“If I buy Yaba for 45 Taka in Teknaf, I can sell it for 55 Taka; in Cox’s Bazar, it’s 80 Taka; in Chittagong, it’s 120 Taka. And in Dhaka, I could sell it for 180 Taka,” he says. The further the Yaba goes, the more Harun earns.

Yaba is available in various qualities — R7 is considered the best and purest type of Yaba.

“In Dhaka, one pill of R7 may cost up to 300 Taka,” says NONGOR's Didarul Alam Rashed, who lists corruption as one of the reasons for mass availability of illegal drugs in Bangladesh. "A few of our law and order agency members are involved in the trade,” he says.

Harun describes how local police can be bribed to ignore the Yaba trade. "The police won't go to the river, but once Yaba arrives in the country, the cops say — 'you brought Yaba, you have to pay something’. If the trader is big and the quantity of Yaba (he's dealing in) is large, then the police take between 50,000-1 lakh Taka. Smaller businessmen pay around 5,000 to 10,000 Taka per consignment,” Harun says.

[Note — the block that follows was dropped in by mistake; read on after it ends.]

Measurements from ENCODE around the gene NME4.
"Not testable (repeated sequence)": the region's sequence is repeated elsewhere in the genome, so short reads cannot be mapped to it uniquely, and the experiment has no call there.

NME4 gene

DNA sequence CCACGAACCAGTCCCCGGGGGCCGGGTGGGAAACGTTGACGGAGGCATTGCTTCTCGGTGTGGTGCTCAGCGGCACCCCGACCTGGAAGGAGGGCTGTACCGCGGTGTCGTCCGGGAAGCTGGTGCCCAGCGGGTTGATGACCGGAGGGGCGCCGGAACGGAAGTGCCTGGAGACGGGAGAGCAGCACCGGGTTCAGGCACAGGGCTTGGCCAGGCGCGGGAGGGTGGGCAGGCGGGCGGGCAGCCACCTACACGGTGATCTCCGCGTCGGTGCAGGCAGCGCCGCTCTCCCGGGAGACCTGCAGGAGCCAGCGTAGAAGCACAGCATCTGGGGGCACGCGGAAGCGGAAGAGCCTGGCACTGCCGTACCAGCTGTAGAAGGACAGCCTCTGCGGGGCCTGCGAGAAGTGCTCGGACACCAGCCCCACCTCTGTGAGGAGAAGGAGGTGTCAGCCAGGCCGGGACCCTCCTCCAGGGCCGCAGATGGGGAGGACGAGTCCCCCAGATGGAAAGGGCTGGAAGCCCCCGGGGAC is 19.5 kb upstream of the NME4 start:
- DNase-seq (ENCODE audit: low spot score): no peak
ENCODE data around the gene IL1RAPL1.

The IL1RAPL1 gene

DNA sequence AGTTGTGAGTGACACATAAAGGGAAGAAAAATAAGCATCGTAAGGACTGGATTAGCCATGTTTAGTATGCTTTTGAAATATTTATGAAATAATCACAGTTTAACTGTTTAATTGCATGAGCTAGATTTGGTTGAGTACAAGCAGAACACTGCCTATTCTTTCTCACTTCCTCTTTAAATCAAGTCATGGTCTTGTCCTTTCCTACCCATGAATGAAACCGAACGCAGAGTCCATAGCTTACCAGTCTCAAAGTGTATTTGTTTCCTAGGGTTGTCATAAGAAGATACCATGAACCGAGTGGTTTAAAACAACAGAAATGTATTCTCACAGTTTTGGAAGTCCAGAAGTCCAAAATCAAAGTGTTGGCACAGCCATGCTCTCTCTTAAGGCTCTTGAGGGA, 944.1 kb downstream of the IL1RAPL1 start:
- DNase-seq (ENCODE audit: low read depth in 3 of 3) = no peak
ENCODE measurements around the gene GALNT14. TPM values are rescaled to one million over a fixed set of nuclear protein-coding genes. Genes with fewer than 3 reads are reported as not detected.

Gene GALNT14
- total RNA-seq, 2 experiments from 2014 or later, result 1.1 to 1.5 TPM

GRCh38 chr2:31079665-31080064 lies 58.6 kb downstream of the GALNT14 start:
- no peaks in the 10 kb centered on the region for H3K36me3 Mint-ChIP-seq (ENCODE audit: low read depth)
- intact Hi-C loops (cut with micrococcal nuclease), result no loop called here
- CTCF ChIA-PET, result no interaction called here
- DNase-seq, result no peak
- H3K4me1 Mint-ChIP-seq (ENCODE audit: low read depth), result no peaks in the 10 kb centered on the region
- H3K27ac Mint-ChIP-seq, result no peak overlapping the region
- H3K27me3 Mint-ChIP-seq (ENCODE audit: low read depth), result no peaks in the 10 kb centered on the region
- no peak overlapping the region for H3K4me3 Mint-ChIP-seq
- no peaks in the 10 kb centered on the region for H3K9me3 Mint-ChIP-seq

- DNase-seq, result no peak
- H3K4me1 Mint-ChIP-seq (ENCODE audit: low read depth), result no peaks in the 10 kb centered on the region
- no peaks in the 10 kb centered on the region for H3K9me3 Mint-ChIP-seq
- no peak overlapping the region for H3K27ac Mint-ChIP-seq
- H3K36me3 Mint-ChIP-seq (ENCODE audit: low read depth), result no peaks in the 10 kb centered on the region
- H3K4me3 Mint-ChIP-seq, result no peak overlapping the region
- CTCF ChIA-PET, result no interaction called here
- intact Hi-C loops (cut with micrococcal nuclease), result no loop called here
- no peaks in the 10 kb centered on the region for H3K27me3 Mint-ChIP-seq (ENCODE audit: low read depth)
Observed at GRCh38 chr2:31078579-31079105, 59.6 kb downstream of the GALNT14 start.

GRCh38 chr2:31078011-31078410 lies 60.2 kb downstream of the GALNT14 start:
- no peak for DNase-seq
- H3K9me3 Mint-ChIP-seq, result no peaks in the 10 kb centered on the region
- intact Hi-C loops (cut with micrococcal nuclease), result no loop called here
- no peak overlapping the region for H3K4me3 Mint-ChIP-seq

Cox’s Bazar District additional superintendent of police Afrazul Haque Tutul told us that two local cops with connections to carriers were recently sacked, but denies that the law enforcement has anything to do with the drug trade.

Back at the Kutupalong camp, Munira is determined not to work as a carrier again. She isn't aware of what Yaba does, but she knows that it is a bad thing. The fear of repercussions, and what that will do to her family, is very real too.

“If I got caught and thrown into jail, there would be no one to rescue me," she says, before taking her children and disappearing down one of the camp's many lanes. Behind her, a sea of tarpaulin and bamboo closes in, enveloping many other stories like Munira's — of poverty and destitution, and the hope of rising above it.


Updated Date: Apr 24, 2018 14:49 PM